Increasingly builders and homebuyers are becoming aware of the importance of indoor air quality to the health of a home and its occupants. Properly built zero energy homes are air-sealed against outdoor pollution, have fresh air systems, and are free of natural gas fumes, making them healthier than standard homes. The health benefits go beyond air quality. Added insulation and air sealing, make them more comfortable during extreme heat or cold weather, and they hold comfortable temperatures longer during short-term power outages. 

Climate Disruption Calls for a New Concept of Healthy Zero Energy Homes

Now, however, as we are experiencing the early stages of climate disruption, our concept of a healthy home must expand to include resilience and safety in face of a variety of weather and climate-related threats — from wildfire, smoke, flood, and wind events.  The odds of these various threats may vary depending on location – and some locations may be vulnerable to more than one of them.  Home designers, builders, and buyers should identify the most likely threats to the safety of the homes in their locality and then design, build, or buy accordingly. Here are some design considerations for each threat. 

WildFire Resistance

Designing landscapes with a defensible fire-free zone is the first step in protecting homes from wildfires, as it creates a buffer area near the home that is free of combustible materials, including woodchip or other flammable mulches. Check with your local fire department for recommendations specific to your location.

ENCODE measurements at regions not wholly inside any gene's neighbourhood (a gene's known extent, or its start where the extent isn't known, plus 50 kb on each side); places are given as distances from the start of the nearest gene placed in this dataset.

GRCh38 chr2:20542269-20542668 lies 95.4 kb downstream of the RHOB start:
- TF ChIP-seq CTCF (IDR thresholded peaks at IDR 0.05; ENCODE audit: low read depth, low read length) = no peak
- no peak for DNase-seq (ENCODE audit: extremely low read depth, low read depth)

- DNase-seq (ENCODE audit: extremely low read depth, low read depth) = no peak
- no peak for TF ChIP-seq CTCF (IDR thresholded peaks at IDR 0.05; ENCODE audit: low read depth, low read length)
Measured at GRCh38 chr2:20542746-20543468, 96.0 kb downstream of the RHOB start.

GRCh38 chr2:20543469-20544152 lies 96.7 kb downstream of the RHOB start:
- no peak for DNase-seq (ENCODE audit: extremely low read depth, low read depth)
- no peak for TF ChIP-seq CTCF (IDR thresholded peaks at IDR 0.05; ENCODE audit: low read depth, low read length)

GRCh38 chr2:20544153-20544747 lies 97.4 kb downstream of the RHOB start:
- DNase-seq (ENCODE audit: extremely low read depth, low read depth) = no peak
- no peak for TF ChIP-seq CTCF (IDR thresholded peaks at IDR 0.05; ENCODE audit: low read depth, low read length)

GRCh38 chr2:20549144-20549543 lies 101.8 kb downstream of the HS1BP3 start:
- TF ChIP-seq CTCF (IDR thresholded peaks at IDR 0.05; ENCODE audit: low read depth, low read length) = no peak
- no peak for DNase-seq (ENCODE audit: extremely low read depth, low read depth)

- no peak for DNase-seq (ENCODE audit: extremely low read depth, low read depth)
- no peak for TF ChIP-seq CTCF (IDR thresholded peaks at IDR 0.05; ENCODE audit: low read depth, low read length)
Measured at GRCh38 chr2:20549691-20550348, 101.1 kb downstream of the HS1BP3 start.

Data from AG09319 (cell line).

Insulated double or triple pane windows and insulated doors common in zero energy homes offer significant protection against wildfires. Other measures to make buildings more fire resistant include using fire-resistant roofing and siding, screening all outside vents with 1/8th inch mesh screens, using fireproof decking or flagstone patios instead of wood decks, installing self-cleaning metal gutters that do not collect debris, and considering a rooftop sprinkler system. Because the radiant heat from many wildfires is so great, attention must be paid to the combustibility of interior wall and ceiling supports and finishes, as well as to the exterior siding and roofing. For example, using metal studs instead of wood may offer more protection.  Check out the FEMA fact sheets on fire proof residential construction.

There may be trade-offs between fire-resistant materials and keeping a low carbon footprint. For instance metal studs, in the example above, have a larger carbon footprint than wood.  To build homes that are both fire-resistant and low carbon, consider using hempcrete, which sequesters carbon and may be fire-resistant.. Other fire-resistant, low carbon footprint building materials to consider include timbercrete and rammed earth. Building scientists should develop best practices and materials for fire resistance that have the lowest carbon footprint at the lowest cost. 

Smoke Event Resistance